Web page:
PEOPLE Street, the very fine debut album from The Kanyu Tree, soared as high as number four in the Irish charts on its release recently, the culmination of a lot of hard work by the Galway band.
Formed almost five years ago, there has been various incarnations of the band, which is essentially made up of three brothers - Daniel, Shane and Oisin Cluskey. When we first saw them many moons ago in Baker Place, Shane was a drummer-cum-singer, and while the band’s potential was clearly apparent, it felt a bit under used.
The decision to move Shane from out behind the drums and into the key frontman role, had a dramatic effect on the band, Dan explains.
“Shane used to sing and drum at the same time and it didn’t really work, you kind of need a frontman as a focal point and he became that,” says Dan.
“We did a few gigs with Republic of Loose and we saw what a presence Mick Pyro has on stage and Shane was kind of hidden behind the drums. We tried him on risers and putting him out the very front, but it was kind of hard for him.
“We always knew he had it in him, he is a great performer and is very passionate when it comes to singing - he is a natural. That was about two years ago. Ever since then he has fitted the role perfectly and we have no regrets whatsoever. The only regret is that we didn’t do it sooner,” he adds.
The band turned to sessions drummers to fill the role vacated by Shane, but it turned out the ideal candidate was much closer to home, adding a fourth brother to the band, the youngest Cluskey - Ruairi, 22, earlier this year.
“We couldn’t afford to pay session drummers any more,” laughs Dan heartily.
“Ruairi, this time last year, had never picked up a drumstick. We had our first gigs with him last Christmas, seriously, throwing him in the deep end.. And our next gig after that was a support slot to Example in the Academy! He took to it like a duck to water and, after touring with Bressie recently, there is just a notable difference in how much tighter we have gotten,” he adds.
Hence the Kanyu Tree are a proper family four-piece now, but it is not an idea they were keen on when starting out.
“It was kind of an accident really. We were all in bands in college and they finished and we started writing our own stuff. Then we decided to put those songs to the test and start gigging and we were a bit apprehensive at the start about the whole brother thing, but we have gotten over at this stage,” explains Dan.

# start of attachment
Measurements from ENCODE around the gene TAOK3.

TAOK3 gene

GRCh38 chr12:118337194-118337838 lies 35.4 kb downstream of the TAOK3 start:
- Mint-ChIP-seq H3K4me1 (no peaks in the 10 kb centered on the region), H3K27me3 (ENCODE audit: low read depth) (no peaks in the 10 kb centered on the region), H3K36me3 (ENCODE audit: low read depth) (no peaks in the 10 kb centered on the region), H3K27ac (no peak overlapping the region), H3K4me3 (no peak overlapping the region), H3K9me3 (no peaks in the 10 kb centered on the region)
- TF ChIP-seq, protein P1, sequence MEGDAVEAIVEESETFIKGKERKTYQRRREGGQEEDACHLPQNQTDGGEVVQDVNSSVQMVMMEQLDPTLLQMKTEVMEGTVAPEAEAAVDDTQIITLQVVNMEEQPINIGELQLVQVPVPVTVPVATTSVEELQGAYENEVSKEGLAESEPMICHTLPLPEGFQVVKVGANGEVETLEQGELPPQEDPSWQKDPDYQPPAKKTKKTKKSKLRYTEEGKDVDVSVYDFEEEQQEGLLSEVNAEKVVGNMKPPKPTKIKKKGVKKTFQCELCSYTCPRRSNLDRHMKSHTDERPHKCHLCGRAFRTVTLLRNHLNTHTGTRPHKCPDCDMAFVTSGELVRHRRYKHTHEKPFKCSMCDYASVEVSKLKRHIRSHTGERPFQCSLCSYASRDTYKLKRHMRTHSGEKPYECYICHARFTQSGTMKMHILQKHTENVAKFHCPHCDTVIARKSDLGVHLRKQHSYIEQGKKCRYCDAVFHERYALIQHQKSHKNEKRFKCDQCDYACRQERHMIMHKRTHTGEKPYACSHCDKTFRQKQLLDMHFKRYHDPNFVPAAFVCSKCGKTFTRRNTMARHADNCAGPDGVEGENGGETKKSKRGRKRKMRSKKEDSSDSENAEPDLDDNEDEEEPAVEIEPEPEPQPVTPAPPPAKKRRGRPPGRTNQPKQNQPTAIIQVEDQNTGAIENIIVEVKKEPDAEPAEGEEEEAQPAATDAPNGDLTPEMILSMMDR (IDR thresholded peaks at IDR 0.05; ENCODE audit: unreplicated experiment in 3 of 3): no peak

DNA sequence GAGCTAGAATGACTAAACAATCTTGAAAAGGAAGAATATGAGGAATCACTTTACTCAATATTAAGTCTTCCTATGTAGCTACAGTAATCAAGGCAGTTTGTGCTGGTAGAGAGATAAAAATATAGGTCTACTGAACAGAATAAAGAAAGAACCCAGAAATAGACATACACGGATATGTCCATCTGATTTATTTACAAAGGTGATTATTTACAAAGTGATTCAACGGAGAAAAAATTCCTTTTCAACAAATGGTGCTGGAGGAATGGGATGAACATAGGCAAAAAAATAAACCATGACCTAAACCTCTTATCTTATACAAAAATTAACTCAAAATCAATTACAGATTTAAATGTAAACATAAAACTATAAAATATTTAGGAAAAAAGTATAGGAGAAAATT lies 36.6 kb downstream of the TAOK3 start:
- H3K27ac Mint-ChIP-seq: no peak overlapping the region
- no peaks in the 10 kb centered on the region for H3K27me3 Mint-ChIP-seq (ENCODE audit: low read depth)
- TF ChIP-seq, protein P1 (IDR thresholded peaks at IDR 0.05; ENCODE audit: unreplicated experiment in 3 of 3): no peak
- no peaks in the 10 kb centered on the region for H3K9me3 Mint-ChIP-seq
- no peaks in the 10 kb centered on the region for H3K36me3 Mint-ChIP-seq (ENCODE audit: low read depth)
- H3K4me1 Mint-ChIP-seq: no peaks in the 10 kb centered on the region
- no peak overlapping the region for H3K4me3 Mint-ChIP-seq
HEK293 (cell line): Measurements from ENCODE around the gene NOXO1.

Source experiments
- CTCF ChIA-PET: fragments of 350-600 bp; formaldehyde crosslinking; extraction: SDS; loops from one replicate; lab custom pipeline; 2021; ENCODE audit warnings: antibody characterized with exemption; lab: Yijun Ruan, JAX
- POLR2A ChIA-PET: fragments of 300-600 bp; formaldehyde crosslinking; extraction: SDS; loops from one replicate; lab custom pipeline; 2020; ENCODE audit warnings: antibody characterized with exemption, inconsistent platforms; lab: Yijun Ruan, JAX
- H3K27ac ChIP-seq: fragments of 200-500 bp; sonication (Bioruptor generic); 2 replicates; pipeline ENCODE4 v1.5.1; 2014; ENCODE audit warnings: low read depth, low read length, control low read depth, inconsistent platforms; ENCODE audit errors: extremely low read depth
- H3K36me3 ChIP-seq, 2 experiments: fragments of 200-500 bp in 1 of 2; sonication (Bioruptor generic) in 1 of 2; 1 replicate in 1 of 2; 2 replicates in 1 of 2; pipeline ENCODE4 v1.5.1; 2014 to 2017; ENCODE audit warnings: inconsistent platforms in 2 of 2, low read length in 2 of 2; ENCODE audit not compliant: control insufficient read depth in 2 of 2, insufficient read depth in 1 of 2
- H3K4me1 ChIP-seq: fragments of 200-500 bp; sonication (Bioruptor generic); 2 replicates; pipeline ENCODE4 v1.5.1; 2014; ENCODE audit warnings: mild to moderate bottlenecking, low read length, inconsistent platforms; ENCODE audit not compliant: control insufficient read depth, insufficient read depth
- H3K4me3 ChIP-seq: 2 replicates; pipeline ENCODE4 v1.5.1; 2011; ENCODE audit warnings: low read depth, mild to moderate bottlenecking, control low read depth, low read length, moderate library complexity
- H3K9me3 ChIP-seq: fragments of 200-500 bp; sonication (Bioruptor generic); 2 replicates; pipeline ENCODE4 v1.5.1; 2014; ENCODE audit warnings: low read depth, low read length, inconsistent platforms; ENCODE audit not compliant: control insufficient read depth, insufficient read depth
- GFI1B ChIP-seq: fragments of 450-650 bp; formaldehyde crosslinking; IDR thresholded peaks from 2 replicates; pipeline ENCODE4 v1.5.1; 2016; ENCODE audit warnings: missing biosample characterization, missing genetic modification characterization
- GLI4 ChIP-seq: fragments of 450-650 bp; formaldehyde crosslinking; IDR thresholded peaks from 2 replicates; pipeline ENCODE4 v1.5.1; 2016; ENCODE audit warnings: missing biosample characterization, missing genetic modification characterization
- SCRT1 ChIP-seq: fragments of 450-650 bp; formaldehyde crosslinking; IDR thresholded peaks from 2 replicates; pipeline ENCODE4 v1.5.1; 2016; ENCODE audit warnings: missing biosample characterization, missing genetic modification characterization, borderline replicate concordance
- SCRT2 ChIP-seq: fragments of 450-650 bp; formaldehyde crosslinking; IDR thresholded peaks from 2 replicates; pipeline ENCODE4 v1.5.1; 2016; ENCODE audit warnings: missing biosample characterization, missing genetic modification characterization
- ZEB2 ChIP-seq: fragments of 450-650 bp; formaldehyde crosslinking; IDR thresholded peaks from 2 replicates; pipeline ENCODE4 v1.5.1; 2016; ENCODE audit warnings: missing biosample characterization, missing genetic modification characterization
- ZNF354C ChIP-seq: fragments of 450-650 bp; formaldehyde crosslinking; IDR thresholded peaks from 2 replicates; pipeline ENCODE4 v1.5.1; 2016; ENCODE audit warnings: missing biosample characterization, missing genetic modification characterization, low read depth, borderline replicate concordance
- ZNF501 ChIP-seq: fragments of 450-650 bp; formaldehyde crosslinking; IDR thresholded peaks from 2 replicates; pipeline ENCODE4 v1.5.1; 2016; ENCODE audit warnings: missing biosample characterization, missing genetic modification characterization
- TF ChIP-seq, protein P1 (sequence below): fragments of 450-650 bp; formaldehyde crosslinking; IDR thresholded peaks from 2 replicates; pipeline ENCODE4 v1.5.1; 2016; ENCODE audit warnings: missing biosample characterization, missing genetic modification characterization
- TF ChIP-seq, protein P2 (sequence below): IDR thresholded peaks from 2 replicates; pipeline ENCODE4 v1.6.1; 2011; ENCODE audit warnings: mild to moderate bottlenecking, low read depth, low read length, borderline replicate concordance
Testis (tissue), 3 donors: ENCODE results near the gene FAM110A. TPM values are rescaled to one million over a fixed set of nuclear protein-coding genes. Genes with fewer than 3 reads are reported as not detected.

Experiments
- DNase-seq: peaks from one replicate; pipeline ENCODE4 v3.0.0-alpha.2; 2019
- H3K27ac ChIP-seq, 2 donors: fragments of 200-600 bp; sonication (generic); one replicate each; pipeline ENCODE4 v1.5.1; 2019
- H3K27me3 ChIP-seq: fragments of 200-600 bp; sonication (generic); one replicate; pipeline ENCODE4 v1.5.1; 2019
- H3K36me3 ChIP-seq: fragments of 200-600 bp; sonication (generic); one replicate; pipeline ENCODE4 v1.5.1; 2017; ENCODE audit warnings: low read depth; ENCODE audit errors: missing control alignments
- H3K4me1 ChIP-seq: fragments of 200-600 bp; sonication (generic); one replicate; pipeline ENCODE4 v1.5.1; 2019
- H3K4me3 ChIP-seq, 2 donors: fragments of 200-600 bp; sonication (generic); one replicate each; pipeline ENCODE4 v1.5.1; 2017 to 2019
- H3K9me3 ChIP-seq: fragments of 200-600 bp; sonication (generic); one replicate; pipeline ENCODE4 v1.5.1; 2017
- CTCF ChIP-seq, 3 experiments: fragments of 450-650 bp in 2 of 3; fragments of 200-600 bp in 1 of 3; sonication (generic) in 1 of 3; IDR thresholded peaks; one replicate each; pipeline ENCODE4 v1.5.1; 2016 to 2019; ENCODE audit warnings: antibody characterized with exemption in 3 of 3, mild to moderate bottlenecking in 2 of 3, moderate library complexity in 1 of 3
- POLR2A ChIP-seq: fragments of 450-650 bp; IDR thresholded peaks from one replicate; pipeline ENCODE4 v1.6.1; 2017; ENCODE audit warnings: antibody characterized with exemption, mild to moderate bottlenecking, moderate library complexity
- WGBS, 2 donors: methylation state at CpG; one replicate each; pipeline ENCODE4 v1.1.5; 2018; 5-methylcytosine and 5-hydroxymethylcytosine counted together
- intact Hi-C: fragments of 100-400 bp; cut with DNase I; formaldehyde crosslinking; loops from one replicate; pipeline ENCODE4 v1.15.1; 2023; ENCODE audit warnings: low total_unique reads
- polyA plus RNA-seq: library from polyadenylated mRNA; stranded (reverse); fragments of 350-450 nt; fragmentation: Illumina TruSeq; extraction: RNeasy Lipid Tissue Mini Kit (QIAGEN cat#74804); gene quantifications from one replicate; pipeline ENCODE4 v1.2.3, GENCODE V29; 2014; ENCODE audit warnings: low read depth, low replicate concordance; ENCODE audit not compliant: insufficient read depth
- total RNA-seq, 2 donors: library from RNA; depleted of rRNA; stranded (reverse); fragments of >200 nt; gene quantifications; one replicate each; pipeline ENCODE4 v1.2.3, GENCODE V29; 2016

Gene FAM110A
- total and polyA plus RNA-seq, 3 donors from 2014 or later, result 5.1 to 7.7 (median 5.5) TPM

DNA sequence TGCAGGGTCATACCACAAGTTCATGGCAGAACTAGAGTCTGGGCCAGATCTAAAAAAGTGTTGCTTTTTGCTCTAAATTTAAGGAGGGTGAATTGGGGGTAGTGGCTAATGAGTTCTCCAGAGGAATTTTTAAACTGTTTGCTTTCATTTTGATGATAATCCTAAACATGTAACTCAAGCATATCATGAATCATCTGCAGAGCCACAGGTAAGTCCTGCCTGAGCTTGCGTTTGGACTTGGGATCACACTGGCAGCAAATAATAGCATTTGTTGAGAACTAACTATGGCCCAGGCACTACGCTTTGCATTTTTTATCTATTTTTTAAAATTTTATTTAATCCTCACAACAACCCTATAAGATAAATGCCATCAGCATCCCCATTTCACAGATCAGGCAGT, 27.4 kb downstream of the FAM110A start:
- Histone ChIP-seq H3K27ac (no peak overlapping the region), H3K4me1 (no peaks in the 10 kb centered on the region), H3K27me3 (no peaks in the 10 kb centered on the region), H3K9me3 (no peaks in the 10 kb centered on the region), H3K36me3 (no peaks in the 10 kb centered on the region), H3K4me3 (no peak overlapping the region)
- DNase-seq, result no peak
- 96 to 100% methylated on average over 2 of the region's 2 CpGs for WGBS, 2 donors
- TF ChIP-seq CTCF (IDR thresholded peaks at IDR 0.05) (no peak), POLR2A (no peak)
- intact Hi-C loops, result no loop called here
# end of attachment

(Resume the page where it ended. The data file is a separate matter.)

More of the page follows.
“A lot of people still don’t know that we are brothers, it is kind of like the whole Kings of Leon thing, we don’t advertise it that we are brothers - we could have easily called ourselves the Cluskeys, but it doesn’t have the same ring! We couldn’t have picked a more obscure name, that is one reason why we picked a weird name like that, to detract from the whole brother thing,” he laughs.
Dan freely admits that being in a band with his brothers has its ups and downs, but strangely, little in the way of arguments.
“I think the best thing about it is that you can just be brutally honest, especially when it comes to writing. You don’t really worry about hurting someone’s feelings if they come up with a part and it’s shite,” he laughs.
“The three of us write together, there is no one songwriter, it is all about trial and error, if something is good, then it will stay, and if it is bad, then it won’t.
“In that sense you don’t worry about hurting someone’s feelings and we are all equally laid back.. It is kind of easier to get on than have a fight, that is much more effort to be honest,” he adds.
The resulting album, produced by Ali Shaheed Muhammed (Tribe Called Quest) and mixed by Chris Potter (The Verve, Keane), is something of a triumph, a dashing mix of upbeat radio-friendly pop, and darker, lyrically rich, melancholic soul, all synths, harmonies and falsettos. Hits like Radio and Shelf Life couldn’t be more different than Something and the string-laden Stay Up that closes the album.
“We don’t want to be pigeon holed as a 90 mile per hour pop group,” says Dan. “Even lyrically a lot of the songs would be slightly off-kilter, with a touch of melancholy.
“A lot of the songs aren’t these happy, poppy songs, they might be musically, but lyrically they are far from it. You never set out to write a pop song, it just happens. The same as you don’t set out to write a ballad or a slow song. It just happens.”
The Kanyu Tree play Bourke’s Bar on Thursday November 11. People Street is out now on Sony.